Tuesday, December 1, 2015

Grand Randonnée Round-Up for 2016!

With the snow flying outside, it's time to ponder and plan!

Walden, CO on the third day of Colorado High Country

Six US 1200k's are scheduled for next year:

Mountain Goat from Rocky Mountain 1200 in British Columbia

And here's a smattering of foreign Grand Randonnées.
Rocky Mountain 1200July 25Canada
Tour de TasmanieFeb 18Australia
Wild Atlantic Way 2100kJun 17Ireland
1001 Miglia Italiana 1600kJun 18Italy
Great Southern RandonnéeNov 14Australia

Randonneurs Mondiaux sanctions these (and our) grand randonnées, but their website's latest event calendar is for 2014.  So ... if you find a foreign event you especially like, please reply to this post!

A few details on the US events:

The Taste of Carolina varies its route from year to year.  2012 offered a combo of Blue Ridge mountains, Piedmont foothills, and a foray to the coast.  2013 was largely a coastal route.  2014 was a Piedmont and mountain route.  But this is the first year that organizer Tony Goodnight is offering both a spring and fall edition, making his only the second region to offer two 1200k's in a single year. (Guess which was the first!) Spring's looks like a gentle route with moderate climbing.  

Dan Driscoll and the Lone Star Randonneurs, together with help from the Hill Country and Houston Randonneurs, make you feel the Texas hospitality and high spirits on this ride. It has plenty of climbing, one roller at a time, and nice countryside, from the wide-open expanses at the start through the (hilly) Texas Hill Country and the woods of East Texas. Last time, most everyone rode together in a congenial "herd."

The Cascade has historically had a start and finish on the "moister" and picturesque west side of the Cascades, with the middle portion visiting the potentially torrid east side. The organizers are working on a new route this year, with a planned distance of 1283km, and motel accommodations. Very well executed by Seattle International Randonneurs.  My Report (2008)

The Colorado High Country 1200 is most likely still the world's highest 1200k, topping out above 10,000 ft. three times.  The climbs are prolonged but fairly gentle.  The scenery is expansive, varying from Continental Divide outcroppings and forests to high sage parks.  My Pre-Ride Report (2011) - intended as a rider's guideDay 1 - Day 2 - Day 3 - Day 4

The Cracker Swamp 1200k in Central Florida is a new event, organized by Paul Rozelle and the Central Florida region.


Finish two US 1200k's in the same year.

Finish four different US 1200k's - over any number of years

Above Steamboat Springs on the Colorado High Country 1200


While all 1200k's aim to provide you a memorable experience, there are many styles of events, kinds of challenges, services, and what you get for your fee.  So investigate and find which ones suit your personal goals!

Scenic and Challenging, or Social ... or Both? - Every 1200k is challenging, of course, and any can be social with the right attitude and discipline.  But it can be easier to stick together as a group if the route is more moderated in its climbs, exposure, etc.  Riding with a group may be important to you.  Or you may be longing for that special, bracing experience, and willing to ride stretches alone or with a few friends who've agreed to stick together.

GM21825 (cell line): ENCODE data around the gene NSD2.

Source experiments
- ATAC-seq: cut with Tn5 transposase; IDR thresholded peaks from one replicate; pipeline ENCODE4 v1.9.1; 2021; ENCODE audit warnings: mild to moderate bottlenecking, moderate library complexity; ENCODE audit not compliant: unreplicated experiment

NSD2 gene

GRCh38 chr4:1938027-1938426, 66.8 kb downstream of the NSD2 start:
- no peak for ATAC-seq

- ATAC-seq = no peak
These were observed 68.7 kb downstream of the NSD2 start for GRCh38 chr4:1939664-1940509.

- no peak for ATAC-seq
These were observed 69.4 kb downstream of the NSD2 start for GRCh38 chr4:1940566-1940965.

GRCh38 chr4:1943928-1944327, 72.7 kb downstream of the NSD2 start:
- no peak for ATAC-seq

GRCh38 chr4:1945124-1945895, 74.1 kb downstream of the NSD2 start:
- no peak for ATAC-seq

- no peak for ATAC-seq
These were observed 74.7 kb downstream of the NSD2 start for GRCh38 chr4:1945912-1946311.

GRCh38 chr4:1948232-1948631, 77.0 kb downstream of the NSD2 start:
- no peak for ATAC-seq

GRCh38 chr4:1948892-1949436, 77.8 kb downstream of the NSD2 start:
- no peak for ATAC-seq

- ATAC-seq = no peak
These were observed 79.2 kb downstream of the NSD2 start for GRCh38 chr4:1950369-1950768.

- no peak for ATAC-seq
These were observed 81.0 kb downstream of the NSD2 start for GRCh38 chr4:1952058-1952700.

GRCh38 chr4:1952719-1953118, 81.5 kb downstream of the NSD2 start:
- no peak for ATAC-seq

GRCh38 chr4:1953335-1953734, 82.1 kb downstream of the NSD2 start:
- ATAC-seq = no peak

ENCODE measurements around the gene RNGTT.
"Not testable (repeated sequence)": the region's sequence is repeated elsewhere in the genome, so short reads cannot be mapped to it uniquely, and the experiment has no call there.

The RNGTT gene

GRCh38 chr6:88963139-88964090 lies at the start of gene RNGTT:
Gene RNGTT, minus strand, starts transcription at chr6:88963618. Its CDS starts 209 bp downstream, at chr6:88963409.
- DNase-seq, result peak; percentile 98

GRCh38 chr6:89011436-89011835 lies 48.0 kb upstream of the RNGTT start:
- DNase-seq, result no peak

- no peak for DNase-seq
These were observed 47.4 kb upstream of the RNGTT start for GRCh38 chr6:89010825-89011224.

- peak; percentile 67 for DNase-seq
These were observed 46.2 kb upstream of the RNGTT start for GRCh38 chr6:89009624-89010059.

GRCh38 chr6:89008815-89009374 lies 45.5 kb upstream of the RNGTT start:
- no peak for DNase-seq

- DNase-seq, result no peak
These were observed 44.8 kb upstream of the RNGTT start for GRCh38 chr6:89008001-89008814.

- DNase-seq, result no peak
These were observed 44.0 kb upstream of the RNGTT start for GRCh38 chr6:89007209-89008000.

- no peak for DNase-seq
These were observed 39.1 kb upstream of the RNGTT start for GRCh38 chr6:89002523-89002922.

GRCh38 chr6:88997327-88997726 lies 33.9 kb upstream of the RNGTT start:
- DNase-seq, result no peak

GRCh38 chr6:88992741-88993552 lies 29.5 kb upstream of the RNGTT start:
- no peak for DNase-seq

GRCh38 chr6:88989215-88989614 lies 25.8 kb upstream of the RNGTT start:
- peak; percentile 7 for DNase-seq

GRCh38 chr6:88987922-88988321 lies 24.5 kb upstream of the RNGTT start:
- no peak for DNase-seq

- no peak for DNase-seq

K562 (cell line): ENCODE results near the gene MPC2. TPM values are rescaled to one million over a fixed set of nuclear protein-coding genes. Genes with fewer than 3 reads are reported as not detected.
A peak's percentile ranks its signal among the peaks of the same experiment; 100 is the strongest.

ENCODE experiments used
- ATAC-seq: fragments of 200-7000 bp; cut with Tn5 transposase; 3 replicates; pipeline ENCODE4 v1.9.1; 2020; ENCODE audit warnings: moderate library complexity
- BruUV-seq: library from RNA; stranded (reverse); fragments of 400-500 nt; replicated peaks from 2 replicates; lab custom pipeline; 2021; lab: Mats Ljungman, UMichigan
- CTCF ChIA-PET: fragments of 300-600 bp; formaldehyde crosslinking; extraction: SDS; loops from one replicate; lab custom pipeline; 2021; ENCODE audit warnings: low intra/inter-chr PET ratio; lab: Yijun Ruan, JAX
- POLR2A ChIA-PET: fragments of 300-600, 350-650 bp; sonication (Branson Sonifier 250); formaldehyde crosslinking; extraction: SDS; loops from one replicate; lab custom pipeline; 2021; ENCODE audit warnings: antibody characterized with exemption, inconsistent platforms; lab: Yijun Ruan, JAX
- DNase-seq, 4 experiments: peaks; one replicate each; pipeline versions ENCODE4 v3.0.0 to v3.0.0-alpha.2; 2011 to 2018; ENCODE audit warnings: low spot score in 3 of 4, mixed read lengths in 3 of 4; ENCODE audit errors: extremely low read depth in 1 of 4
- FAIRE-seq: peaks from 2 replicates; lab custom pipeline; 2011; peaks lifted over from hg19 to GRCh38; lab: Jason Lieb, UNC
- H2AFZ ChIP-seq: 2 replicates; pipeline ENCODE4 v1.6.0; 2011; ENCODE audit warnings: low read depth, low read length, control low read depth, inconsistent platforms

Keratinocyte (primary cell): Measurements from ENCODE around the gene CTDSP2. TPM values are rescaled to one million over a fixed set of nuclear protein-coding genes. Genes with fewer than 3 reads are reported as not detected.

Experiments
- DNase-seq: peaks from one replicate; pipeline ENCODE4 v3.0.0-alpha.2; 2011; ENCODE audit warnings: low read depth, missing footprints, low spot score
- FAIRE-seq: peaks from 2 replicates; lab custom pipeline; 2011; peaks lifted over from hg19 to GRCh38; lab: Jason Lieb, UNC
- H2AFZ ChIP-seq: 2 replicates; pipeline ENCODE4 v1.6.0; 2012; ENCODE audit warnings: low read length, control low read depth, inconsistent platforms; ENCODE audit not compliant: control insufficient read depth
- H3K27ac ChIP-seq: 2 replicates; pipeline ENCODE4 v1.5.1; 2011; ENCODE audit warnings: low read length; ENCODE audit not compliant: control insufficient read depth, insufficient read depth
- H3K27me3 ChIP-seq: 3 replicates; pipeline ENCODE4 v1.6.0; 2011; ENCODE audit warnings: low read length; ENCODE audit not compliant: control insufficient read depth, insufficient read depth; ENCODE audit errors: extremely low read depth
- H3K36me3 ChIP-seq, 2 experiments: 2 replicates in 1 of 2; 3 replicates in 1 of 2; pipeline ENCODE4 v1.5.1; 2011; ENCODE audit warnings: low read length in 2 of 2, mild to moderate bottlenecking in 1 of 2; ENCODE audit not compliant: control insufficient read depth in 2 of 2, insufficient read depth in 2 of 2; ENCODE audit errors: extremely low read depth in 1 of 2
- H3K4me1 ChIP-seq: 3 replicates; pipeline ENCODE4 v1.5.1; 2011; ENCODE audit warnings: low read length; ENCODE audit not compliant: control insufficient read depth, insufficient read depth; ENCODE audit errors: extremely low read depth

Stage-Oriented or Roll-Your-Own Ride Plan? - Stage-Oriented 1200k's are becoming more and more popular. They promote rider cohesiveness, and allow riders to regroup successive mornings.  They also allow the organizers to concentrate their lodging and food support at fewer points, making for upgraded lodging options and cost savings.

Roll-Your-Own events come in two flavors: those with many staffed controls with sleep options (some of which may be limited, but still a place to sleep), as Paris-Brest-Paris and the Rocky Mountain 1200 provide; and those with no event-provided lodging (VanIsle, Taste of Carolina), leaving you to make your own arrangements as suit you best. 

It can be satisfying to tune your ride to how things are going, or to your own personal way of riding.  It can also be comforting not to have to think about that, and just ride well-thought-out stages. 

Pre-visualize how you'd ride it - the pace, the sleep breaks - and how the event structure supports that, or can accommodate your needs.

Services / Lodging Provided? - Are there regular opportunities to get food (either event-supplied or in stores) and shelter / lodging (either event-supplied or motels en route)?  The Big Wild Ride in Alaska, for example, advised riders there could be stretches up to 200km where you'd need to be self-contained (except for water).  This requires more planning on your part, but the reward could be a remote, scenic trip hard to match.
Effort and Expense - Finally, while it may not affect which 1200k you choose, research the total cost of riding the event.  The entry fee may a small part, when added to transportation and lodging - and the logistics of getting to/from the start line.  International events clearly can be more trouble and expense, and some US events are easier to get to than others, too.  If it's a trade-off between economizing and the exotic, you may find the new or exotic worth the extra cost and trouble ... or not.  It all depends!

An Alternative? - If you're looking for a major challenge but not dead set on a 1200k or longer distance, there are plenty of 1000k brevets out there, many of them scenic and challenging, with various levels of support.  And most 1000k's fit neatly within three days of riding.

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Plenty to whet your appetite.  So start imagining, planning, ... and training!